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NCAA online store pulls merchandise with Sioux references

GRAND FORKS - Jerseys and other merchandise bearing the Fighting Sioux name and logo are being removed from the NCAA's online store, and use of the nickname in merchandise descriptions will be removed, an NCAA spokesman said Wednesday.

GRAND FORKS - Jerseys and other merchandise bearing the Fighting Sioux name and logo are being removed from the NCAA's online store, and use of the nickname in merchandise descriptions will be removed, an NCAA spokesman said Wednesday.

The changes are a consequence of the University of North Dakota being placed on sanctions Monday for continuing to use the Fighting Sioux name and Indian-head logo despite an NCAA policy against the use of Indian names and imagery by member schools' athletic teams.

"Native American imagery already had been removed from the store on NCAA.com, and written references to the nickname are being removed as well," spokesman Erik Christianson told the Herald. "University of North Dakota merchandise not containing text references to the nickname will be available on the site."

UND and North Dakota State University merchandise is grouped together at www.shopncaasports.com .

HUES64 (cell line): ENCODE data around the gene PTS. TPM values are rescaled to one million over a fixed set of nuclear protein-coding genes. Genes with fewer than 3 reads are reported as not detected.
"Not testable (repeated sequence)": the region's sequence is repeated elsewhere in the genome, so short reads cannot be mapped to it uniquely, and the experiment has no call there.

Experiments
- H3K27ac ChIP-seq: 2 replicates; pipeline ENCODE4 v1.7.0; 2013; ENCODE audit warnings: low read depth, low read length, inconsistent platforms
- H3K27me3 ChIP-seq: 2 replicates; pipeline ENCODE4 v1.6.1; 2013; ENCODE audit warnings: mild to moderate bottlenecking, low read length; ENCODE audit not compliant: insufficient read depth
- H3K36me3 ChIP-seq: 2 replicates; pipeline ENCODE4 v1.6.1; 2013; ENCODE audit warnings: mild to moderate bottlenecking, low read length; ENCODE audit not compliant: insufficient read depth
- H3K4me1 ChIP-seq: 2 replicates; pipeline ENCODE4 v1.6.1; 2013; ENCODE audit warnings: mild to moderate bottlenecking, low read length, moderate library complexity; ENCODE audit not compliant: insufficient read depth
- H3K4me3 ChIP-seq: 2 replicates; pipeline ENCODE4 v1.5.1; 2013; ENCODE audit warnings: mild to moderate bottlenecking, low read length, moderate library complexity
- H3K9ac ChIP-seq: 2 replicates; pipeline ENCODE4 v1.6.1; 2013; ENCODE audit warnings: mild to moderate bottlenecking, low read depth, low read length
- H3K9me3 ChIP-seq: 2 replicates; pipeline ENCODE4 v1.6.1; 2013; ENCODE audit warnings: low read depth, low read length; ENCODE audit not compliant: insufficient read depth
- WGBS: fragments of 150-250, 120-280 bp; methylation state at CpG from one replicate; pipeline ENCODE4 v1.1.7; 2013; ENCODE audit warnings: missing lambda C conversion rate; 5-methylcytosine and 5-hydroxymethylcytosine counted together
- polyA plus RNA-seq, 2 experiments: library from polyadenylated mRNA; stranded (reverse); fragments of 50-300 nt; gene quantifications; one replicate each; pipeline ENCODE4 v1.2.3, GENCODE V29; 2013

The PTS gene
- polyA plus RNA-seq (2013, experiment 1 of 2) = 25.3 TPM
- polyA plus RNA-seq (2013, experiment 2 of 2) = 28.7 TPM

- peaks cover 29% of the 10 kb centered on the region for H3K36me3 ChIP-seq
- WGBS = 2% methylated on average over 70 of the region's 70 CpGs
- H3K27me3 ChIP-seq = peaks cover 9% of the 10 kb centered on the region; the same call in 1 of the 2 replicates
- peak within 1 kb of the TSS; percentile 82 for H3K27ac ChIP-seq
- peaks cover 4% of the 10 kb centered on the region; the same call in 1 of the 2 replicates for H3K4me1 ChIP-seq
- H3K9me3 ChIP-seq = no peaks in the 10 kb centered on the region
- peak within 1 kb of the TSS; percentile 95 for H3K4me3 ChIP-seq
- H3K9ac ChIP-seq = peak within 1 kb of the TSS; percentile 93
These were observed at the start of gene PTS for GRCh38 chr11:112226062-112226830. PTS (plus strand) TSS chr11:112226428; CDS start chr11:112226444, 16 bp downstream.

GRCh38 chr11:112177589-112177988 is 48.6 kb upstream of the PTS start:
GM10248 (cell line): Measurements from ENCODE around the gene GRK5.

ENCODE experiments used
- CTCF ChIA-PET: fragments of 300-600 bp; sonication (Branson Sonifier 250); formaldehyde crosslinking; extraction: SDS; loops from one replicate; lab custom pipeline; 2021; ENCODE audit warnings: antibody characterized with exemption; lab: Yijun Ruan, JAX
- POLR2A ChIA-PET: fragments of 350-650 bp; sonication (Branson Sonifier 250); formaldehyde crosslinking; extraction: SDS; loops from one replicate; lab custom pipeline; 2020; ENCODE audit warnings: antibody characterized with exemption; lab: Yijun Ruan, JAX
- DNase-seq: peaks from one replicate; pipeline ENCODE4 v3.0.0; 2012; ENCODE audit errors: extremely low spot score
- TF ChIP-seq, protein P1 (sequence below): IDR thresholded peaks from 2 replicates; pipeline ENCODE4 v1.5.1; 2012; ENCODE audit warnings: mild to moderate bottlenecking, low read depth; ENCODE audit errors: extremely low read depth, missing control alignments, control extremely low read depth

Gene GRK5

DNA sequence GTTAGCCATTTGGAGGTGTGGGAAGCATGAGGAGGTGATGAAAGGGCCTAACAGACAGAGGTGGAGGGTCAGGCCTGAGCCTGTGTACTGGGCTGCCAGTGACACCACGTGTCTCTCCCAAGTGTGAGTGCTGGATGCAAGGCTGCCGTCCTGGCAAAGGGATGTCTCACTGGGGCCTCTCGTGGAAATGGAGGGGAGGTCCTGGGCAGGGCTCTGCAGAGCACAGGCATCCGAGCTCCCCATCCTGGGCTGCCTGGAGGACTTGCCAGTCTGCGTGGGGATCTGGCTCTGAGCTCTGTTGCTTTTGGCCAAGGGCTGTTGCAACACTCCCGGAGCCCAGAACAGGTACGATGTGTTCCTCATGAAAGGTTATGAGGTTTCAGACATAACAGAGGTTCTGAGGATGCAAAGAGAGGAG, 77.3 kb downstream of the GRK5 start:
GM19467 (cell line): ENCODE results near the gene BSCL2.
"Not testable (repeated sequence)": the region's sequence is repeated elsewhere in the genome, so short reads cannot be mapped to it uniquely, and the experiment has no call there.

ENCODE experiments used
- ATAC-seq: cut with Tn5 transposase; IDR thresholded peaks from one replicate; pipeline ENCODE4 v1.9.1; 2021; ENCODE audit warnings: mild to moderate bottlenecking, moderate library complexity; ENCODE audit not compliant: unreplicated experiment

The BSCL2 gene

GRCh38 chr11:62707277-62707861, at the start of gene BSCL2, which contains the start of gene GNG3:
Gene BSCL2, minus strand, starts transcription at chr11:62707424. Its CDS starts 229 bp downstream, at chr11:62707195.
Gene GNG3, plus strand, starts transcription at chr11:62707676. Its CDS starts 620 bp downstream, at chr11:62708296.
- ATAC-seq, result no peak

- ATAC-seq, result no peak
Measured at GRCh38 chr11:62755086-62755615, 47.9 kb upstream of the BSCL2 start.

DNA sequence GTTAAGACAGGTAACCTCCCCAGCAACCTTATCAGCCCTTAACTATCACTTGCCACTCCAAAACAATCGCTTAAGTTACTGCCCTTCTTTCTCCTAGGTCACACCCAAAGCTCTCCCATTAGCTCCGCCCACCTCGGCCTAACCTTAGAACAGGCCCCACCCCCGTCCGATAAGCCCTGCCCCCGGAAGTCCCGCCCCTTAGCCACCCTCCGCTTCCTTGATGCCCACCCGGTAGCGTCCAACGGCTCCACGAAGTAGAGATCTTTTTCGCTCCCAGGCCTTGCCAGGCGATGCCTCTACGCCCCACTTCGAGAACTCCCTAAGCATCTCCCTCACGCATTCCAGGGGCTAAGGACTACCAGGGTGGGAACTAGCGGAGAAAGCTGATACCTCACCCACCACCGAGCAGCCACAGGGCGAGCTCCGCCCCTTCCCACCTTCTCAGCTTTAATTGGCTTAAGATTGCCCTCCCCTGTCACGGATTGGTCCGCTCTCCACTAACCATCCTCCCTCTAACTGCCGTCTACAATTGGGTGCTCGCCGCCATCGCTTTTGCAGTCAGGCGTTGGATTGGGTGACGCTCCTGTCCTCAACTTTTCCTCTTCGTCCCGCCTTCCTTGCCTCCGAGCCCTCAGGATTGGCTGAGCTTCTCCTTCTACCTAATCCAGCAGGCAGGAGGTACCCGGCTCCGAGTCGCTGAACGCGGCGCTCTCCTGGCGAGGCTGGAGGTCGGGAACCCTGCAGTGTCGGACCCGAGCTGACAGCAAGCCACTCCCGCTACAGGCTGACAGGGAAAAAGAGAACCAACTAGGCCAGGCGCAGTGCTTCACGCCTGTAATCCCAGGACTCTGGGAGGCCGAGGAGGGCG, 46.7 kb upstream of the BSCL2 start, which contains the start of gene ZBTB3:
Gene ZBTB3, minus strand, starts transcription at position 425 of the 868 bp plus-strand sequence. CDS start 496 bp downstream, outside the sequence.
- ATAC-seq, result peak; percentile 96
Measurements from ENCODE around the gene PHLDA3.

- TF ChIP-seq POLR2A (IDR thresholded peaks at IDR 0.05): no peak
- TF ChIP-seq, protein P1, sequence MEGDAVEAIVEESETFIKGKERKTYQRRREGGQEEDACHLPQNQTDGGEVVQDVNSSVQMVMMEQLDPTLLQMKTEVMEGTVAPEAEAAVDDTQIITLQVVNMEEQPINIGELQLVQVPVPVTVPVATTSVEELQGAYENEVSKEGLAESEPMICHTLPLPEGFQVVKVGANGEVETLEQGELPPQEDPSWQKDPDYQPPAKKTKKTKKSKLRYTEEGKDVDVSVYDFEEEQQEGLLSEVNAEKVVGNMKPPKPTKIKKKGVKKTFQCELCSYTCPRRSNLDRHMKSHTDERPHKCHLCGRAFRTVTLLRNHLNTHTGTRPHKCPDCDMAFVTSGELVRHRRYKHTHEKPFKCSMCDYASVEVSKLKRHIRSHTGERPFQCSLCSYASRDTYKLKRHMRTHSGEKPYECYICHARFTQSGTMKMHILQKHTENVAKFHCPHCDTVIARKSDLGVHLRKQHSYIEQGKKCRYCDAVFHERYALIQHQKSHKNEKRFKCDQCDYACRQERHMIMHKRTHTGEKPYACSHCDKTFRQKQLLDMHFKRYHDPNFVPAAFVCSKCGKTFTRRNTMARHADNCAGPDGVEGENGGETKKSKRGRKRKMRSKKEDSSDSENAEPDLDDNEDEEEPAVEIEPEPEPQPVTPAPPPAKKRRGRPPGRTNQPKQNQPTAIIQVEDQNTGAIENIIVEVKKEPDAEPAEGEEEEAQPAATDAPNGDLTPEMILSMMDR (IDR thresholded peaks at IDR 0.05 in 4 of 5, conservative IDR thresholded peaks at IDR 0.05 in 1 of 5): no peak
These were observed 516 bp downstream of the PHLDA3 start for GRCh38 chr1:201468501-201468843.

Many of the NDSU-themed jerseys and T-shirts bear the Bison logo, but most of the UND merchandise - while still listed as "Fighting Sioux" items at midday Wednesday - bore only the names North Dakota or UND or the interlocking ND.

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There were exceptions as of Wednesday afternoon, including several items bearing the logo and a stacked hoody sweatshirt that still carried the name "Fighting Sioux" on the front.

"Those will be removed," Christianson said.

The UND items offered for sale on the site range from jerseys, T-shirts and tank tops to socks, bracelets, hats, key chains, duffel bags and an array of golf gear, including stamped balls, head covers and ball markers.

Many nickname supporters, unhappy with the NCAA's efforts to get the name and logo dropped, have accused the association of hypocrisy for continuing to sell and profit from merchandise bearing the popular logo - often called one of the most admired logos in collegiate sports.

The NCAA has said it continued to list the items bearing the logo while UND sought to gain namesake tribes' approval for continued use of the name. But the time allowed for that effort has run out, and under terms of a 2007 lawsuit, settlement sanctions were imposed on Monday.

Haga writes for the Grand Forks Herald, which is owned by Forum Communications Co.

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